Statistical analysis
Mean (SEM) was used to express the results. One way analysis of variance (ANOVA) followed by Fischer’s least significant difference (LSD) test was used to measure the intergroup variation. Statistical significance was considered at (P≤0.05). Statistical analysis was done using the Jandel Sigma Stat Statistical Software version 2.0.
Histopathological assay
For microscopic evaluation, the kidneys were first fixed in neutral phosphate buffered formalin solution (10%). After dehydration in an ascending series of ethanol (70, 80, 96, and 100%), the samples’ tissue was cleared in xylene and embedded in paraffin. Tissue sections (5 μm) were stained with hematoxylin-eosin (H-E). Fields (10, a minimum) for each kidney slide were examined and assigned for severity of changes by pathologist blinded to the treatments of the animals.


Scanning electron microscope (SEM)
Morphology of original QUE and QUNPs were studied using SEM tool. As shown in Figure 2, QUNPs showed a particle size of 16.13 nm at flow rate 10 ml/min. The powder of original QUE (Figure 2a) exhibited particles lacking uniformity in size which was relatively much larger than the QUNPs. While, QUNPs prepared by syringe pump, exhibited less crystallinity, absence of larger particles, and particles uniformity in size (Figure 2b) (Abd El-Rahman and Al Jameel, 2014).
These results indicated that QUE made by syringe pump gave particle size more uniform and significantly smaller than the commercial QUE that was more evidenced in the case prepared sample at 5 mg/ml (lower drug concentration). This behavior can be explained by considering two factors: the concentration influence on the viscosity and the nuclei number formed in the interface of solvent/anti-solvent (Kakran et al., 2012).
Effect of QUNPs on blood sugars, urea, creatinine and uric acid
As shown in Table 1, STZ diabetic rats showed increases in blood sugars, urea and creatinine and decreased uric acid as compared to NC. Treatment of STZ diabetic rats with QUNPs (10 and 20 mg/kg bw/day) resulted in decreased serum blood sugars, urea and creatinine and increased uric acid levels in those treated rats as compared to PC. QUNPs (10 and 20 mg/kg bw/day) alone gave results close to normal values observed in NC. Also, STZ + QUNPs (20 mg/kg bw/day) gave similar results. The antihyperglycemic effect of quercetin might be due to its property of antioxidant, which inhibits the peroxidation of lipid by scavenging the free radicals produced by STZ and prevents  oxidative  stress  induced by STZ, and also, helps the surviving β-cells to secrete more insulin and proliferation. Additionally, QUE enhances the sensitivity of insulin, leading to increased glucose utilization by the extrahepatic tissues and thereby decreasing the levels of blood glucose (Babujanarthanam et al., 2010). Vessal et al. (2003) reported that supplementation has proven to be beneficial in decreasing the concentration of blood glucose, promoting the pancreatic islets regeneration and increasing release of insulin in STZ treated diabetic rats; thus exerting its beneficial antidiabetic effects (Formica and Regelson 1995).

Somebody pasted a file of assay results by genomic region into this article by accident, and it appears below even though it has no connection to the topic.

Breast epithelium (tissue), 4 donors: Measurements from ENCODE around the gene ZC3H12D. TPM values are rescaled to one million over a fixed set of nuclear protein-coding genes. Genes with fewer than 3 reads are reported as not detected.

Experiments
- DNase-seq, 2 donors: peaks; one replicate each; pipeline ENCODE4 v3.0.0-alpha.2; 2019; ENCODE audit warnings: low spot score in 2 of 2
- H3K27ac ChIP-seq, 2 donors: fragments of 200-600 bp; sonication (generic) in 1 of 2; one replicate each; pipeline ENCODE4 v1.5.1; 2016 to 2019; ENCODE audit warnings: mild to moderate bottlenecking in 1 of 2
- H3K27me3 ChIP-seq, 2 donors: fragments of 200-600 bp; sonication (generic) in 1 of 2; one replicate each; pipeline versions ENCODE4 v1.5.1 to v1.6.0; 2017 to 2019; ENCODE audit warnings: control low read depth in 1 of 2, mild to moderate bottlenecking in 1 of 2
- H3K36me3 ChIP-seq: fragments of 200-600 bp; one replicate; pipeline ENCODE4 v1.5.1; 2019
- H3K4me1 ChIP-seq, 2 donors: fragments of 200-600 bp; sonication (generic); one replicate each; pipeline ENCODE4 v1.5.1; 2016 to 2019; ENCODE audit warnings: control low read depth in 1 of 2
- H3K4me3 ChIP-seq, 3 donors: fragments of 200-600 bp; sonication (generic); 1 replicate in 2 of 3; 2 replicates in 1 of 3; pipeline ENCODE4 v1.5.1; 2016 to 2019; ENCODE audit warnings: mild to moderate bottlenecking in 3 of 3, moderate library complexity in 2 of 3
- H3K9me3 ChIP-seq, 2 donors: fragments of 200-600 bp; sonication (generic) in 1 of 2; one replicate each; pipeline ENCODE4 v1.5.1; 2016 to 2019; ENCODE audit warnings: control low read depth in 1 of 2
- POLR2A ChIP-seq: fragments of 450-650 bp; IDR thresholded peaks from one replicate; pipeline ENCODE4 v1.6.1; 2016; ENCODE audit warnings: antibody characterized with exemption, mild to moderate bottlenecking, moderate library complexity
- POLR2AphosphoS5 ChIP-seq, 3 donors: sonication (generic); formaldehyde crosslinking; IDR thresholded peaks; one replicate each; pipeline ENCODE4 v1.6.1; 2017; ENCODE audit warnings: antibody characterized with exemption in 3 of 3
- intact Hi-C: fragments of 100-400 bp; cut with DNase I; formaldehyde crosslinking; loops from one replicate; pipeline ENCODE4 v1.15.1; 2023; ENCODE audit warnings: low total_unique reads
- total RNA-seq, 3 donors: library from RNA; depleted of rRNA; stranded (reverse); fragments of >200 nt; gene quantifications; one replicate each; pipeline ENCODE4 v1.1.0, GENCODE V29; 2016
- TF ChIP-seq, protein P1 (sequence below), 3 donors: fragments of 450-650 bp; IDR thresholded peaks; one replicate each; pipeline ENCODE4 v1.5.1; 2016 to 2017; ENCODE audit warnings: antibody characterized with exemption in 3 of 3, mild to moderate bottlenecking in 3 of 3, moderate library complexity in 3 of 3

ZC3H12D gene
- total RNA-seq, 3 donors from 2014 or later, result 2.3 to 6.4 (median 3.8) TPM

This is supported by the previous literature reports where these types of flavonoids enhance release of insulin up to 70% by its effect on function of islet at least in part, metabolism of cyclic nucleotide, and via alteration in Ca+2 fluxes (Yen et al., 2009; Hii and Howell, 1985a; Hii and Howell, 1985b). Blood glucose levels were significantly increased after 72 h following STZ injection compared to control group, while all QUE treatment groups had significantly decreased blood glucose concentrations compared to the diabetic group after 30 days (Elbe et al., 2015).
Previous studies reported that the administration of STZ decreased levels of insulin and increased levels of plasma glucose, while treatment with QUE resulted in decreased glucose in plasma and increased levels of insulin. Diabetic groups treated with QUE suspension showed significantly lower glucose levels as well as QUNPs as against diabetic control group (Babujanarthanam et al., 2011; Sinha, 1972). Serum urea and creatinine levels are the most important indicators of kidney functions. Lu et al. (2007) and Maciel et al. (2013) reported that urea and creatinine levels were increased in diabetic rats as compared to the control group. Also, urea level was increased in diabetic rats when administrated with 5, 25 and 50 mg/kg of QUE than healthy groups treated with the same QUE dosages (P < 0.05).
Effect of QUNPs on total protein, globulin and albumin
Data in Table 2 showed the total protein levels, albumin (A), globulin (G) and A/G ratio  after  treatment  with  STZ (60 mg/kg bw), QUNPs (10 and 20 mg/kg bw) and QUNPs (10 and 20 mg/kg bw) + STZ for 7 weeks. PC group showed decreased levels (P ≤ 0.05) of total protein, albumin, and globulin in relation to NC group. Diabetic rats treated with QUNPs (10 and 20 mg/kg bw) presented increased concentration of total protein, albumin and globulin to near NC levels (P ≤ 0.05) and these results agree with several studies (Maciel et al., 2013; Arya et al., 2014). The albumin level was significantly decreased in the diabetic group, which might be due to albumin leakage due to glomerular basement damage of membrane combined with an increase in the pressure of trans glomerular filtration or impaired reabsorption of tubular (Maciel et al., 2013). Also, the results should a significant reduction in concentration of serum albumin in diabetic rats, except the group of rats treated with QUE at 50 mg/kg (Naoum, 1999)(50). However, the QUE treatment significantly increased the serum albumin towards the negative levels, which was reflected in the reduction of kidney damage due to STZ-induced hyperglycaemia. Consistent with our results, Kandasamy and Ashokkumar (2012) reported that in diabetic nephrotoxic rats, flavonoids restore the reduced level of albumin. Thus, QUE has a beneficial pharmacological effect on diabetic, especially at a dose of  50 mg/kg  on  hepatic,  protein  levels,   diabetic,   and